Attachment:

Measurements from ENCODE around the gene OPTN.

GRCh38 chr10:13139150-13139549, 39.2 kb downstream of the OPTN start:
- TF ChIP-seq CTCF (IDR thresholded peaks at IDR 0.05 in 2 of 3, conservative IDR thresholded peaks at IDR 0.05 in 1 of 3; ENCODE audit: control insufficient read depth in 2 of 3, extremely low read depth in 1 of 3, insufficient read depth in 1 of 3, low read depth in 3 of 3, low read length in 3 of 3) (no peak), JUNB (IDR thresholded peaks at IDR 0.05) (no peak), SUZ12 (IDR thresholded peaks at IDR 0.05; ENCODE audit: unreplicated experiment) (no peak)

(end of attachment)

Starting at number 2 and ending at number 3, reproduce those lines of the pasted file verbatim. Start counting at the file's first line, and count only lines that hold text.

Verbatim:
GRCh38 chr10:13139150-13139549, 39.2 kb downstream of the OPTN start:
- TF ChIP-seq CTCF (IDR thresholded peaks at IDR 0.05 in 2 of 3, conservative IDR thresholded peaks at IDR 0.05 in 1 of 3; ENCODE audit: control insufficient read depth in 2 of 3, extremely low read depth in 1 of 3, insufficient read depth in 1 of 3, low read depth in 3 of 3, low read length in 3 of 3) (no peak), JUNB (IDR thresholded peaks at IDR 0.05) (no peak), SUZ12 (IDR thresholded peaks at IDR 0.05; ENCODE audit: unreplicated experiment) (no peak)